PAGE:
Earthquake Lights Now Related To Geologic Rifts, Scientists Explain
65 reports of earthquake lights taken over 400 years have been analyzed
Earthquake lights are thought to occur near geologic rifts
New research suggests that earthquake lights occur near geologic rifts, the area where pieces of the Earth pull away from each other. Earthquake lights have been seen in many of the world’s largest earthquakes, such as the Great San Francisco Earthquake of 1906.
Earthquake lights are flashes of electricity that can occur during an earthquake. The electrical current is thought to be caused by the quick buildup of stress near the vertical faults.
The new research on earthquake lights was published in the January 2nd edition of Seismological Research Letters. Until recently, earthquake lights have been a thing of lore due to reports being difficult to explain logically. Recent studies included observations from 65 cases observed over the past 400 years.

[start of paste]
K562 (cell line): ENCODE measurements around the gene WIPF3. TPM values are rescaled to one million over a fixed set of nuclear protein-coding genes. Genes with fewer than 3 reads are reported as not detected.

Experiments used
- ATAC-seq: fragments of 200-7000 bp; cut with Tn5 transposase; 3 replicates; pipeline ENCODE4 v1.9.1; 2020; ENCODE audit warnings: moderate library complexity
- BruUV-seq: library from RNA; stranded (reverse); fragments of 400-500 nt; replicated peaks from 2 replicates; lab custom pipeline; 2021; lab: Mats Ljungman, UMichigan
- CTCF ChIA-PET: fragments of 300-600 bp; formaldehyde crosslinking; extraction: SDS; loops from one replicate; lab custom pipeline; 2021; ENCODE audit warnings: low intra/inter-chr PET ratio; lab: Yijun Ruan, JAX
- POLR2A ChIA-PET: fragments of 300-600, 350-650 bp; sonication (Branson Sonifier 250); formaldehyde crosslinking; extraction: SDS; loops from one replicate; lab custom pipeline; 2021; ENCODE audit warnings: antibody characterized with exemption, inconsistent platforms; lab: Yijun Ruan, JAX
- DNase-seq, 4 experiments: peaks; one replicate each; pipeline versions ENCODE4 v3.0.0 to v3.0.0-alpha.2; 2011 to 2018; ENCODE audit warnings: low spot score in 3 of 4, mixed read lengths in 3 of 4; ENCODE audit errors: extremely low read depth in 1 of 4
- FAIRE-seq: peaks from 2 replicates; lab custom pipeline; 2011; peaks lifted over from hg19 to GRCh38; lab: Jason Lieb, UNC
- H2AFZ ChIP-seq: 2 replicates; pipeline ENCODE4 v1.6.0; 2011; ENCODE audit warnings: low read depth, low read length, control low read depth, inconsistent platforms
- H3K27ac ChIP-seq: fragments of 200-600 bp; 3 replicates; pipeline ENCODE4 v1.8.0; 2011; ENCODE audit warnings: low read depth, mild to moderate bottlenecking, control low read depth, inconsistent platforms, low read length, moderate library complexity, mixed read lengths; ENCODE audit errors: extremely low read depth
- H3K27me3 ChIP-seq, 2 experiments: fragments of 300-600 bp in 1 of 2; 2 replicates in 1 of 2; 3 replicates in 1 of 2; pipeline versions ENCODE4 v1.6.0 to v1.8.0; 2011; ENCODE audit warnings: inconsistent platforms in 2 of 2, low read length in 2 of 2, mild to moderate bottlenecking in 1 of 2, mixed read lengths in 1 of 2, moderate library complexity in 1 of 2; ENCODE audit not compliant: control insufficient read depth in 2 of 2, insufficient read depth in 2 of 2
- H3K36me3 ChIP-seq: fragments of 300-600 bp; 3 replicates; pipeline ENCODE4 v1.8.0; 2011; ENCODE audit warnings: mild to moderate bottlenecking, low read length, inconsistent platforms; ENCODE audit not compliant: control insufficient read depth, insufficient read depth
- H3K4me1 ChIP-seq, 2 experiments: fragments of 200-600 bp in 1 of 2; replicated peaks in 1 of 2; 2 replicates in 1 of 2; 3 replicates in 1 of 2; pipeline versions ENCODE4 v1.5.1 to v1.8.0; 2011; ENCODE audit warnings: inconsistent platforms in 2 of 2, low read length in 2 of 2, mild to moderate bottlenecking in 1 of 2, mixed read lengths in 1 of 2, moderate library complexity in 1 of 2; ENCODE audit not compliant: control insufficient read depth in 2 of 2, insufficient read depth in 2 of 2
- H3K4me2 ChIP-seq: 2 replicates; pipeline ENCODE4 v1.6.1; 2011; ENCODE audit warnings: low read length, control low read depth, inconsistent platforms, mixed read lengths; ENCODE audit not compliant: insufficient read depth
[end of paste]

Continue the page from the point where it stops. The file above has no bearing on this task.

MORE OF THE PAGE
Here is one such observation of earthquake lights reported before the Saguenay earthquake in 1988 that is included in the research:
“ Less than one minute before the mainshock, about 20 km to the NNE of the epicenter, a trapper was emerging from the forest just to the east of the city of Laterrière. The sky was clear, the wind very calm and there was no frost on the trees. A crackling noise emitted by the trees suddenly came from the direction of the epicentral area. The noise sped by him, passing by his location at the same time as a large luminous body in contact with the ground appeared before his eyes. The witness then felt the shock. The moving luminous body, estimated to have measured about 15 m in height and at least 600 m in width, rapidly disappeared at the horizon opposite to where it came from. Note that the witness was situated approximately along a WSW-ENE oriented regional fault that transects the Saguenay Graben.”
There are many other sightings of earthquake lights listed within the study.
“Earthquake lights are totally underreported. They are often things that happen within a fraction of a second,” states study co-author Friedemann Freund.
These earthquake lights were reported during the T?hoku earthquake in 2011.